Immunotherapy Extends Survival in Uveal Melanoma
Patients with uveal melanoma who were treated with tebentafusp, an investigational immunotherapy, lived a median 5.7 months longer than those in comparison groups, researchers reported in study findings presented (https://www.abstractsonline.com/pp8/#!/9325/presentation/5133) at the American Association for Cancer Research 2021 annual meeting.
Researchers randomized 378 patients with previously untreated metastatic uveal melanoma to receive treatment with tebentafusp or a physician-selected comparison treatment (i.e., pembrolizumab, ipilimumab, or dacarbazine). After preliminary analysis, the researchers found that the median overall survival was 21.7 months in the tebentafusp group versus 16 months for the comparison group.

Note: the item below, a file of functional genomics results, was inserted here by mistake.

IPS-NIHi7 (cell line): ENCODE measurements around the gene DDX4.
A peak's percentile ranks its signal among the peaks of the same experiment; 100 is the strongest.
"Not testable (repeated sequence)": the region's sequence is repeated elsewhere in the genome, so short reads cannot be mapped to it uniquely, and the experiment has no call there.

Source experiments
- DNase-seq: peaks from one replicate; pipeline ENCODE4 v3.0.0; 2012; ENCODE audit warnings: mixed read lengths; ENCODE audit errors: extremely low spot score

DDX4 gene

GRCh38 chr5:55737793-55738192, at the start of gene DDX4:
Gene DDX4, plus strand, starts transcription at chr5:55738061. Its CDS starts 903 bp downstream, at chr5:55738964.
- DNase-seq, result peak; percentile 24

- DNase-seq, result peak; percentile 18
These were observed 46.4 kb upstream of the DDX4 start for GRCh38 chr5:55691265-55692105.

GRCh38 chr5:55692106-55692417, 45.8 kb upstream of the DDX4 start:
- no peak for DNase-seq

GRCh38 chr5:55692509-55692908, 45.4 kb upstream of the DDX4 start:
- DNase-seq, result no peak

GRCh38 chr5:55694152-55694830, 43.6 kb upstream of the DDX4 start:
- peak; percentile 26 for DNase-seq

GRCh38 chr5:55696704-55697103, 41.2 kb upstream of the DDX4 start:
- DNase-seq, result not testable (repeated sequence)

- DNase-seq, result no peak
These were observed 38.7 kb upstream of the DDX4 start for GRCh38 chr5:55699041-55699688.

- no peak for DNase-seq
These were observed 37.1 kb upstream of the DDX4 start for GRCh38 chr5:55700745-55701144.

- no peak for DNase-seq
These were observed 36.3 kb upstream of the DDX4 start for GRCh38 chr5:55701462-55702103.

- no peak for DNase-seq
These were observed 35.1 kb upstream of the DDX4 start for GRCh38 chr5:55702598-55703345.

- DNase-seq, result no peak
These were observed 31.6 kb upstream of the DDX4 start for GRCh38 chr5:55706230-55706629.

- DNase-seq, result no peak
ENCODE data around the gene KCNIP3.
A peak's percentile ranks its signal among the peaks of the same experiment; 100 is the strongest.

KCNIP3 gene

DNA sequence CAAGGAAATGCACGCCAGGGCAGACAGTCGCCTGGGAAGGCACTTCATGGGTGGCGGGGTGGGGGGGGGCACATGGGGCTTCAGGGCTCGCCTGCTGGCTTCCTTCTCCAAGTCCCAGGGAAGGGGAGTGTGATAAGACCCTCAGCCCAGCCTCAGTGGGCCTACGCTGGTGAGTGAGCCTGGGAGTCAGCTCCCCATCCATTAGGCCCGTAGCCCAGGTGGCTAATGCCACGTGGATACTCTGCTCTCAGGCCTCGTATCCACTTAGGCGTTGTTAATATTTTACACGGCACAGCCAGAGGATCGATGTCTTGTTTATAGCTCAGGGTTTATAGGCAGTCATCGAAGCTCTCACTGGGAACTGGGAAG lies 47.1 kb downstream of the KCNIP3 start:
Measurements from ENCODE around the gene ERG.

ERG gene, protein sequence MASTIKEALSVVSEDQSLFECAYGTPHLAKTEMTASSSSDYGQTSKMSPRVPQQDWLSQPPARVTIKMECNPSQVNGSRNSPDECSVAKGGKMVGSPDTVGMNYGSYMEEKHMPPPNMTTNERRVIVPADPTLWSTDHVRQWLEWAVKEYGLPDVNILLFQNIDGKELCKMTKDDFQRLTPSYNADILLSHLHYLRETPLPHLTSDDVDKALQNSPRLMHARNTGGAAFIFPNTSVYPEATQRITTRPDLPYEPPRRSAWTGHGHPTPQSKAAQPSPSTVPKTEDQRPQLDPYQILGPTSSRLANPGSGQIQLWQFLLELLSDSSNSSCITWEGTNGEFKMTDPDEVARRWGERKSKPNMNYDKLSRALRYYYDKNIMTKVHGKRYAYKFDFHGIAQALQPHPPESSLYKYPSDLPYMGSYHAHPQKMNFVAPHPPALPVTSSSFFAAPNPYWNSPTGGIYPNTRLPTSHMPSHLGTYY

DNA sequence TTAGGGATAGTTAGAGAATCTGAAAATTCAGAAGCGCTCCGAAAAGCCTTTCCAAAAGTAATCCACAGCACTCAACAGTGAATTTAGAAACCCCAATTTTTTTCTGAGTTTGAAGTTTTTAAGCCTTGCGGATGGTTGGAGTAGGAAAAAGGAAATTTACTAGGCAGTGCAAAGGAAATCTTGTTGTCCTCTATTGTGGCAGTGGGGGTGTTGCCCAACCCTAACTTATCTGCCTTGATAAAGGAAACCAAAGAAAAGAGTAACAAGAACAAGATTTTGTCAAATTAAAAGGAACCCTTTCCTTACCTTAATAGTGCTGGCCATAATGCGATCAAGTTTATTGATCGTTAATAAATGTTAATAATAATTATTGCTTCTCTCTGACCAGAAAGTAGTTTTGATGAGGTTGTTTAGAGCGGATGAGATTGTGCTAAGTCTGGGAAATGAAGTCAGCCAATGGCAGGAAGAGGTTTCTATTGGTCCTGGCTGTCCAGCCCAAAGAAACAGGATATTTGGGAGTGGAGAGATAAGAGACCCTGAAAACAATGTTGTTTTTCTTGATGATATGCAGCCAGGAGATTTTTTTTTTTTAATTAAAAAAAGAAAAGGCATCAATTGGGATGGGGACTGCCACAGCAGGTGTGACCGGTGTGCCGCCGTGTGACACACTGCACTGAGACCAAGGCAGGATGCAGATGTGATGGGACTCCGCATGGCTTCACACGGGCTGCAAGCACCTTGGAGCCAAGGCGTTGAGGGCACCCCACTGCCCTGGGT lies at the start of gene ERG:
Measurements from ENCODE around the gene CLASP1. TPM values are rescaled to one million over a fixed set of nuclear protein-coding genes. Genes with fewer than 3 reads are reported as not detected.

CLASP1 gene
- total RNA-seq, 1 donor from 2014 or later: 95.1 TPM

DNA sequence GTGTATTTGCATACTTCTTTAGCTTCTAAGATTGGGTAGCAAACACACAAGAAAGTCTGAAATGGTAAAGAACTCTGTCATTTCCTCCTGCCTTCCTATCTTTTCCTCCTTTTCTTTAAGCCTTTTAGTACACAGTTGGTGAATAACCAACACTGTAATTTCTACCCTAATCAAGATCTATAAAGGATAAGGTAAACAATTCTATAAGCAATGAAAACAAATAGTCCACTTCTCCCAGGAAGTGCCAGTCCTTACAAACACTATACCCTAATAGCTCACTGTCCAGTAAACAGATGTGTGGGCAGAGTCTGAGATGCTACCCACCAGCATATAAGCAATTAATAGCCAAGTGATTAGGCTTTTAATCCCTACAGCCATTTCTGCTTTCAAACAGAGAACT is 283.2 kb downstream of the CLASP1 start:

The most common adverse events were skin-related or cytokine-mediated, including pyrexia, pruritus, and rash, but they decreased in frequency and severity after the first three to four doses and were generally manageable with standard interventions. Less than 4% of patients chose to discontinue tebentafusp treatment because of adverse events.
“This is the first clinical trial to report an improvement in overall survival for patients with metastatic uveal melanoma,” the researchers said (https://www.abstractsonline.com/pp8/#!/9325/presentation/5133). The drug’s manufacturer sponsored the trial with the intent to apply for U.S. Food and Drug Administration approval later in 2021.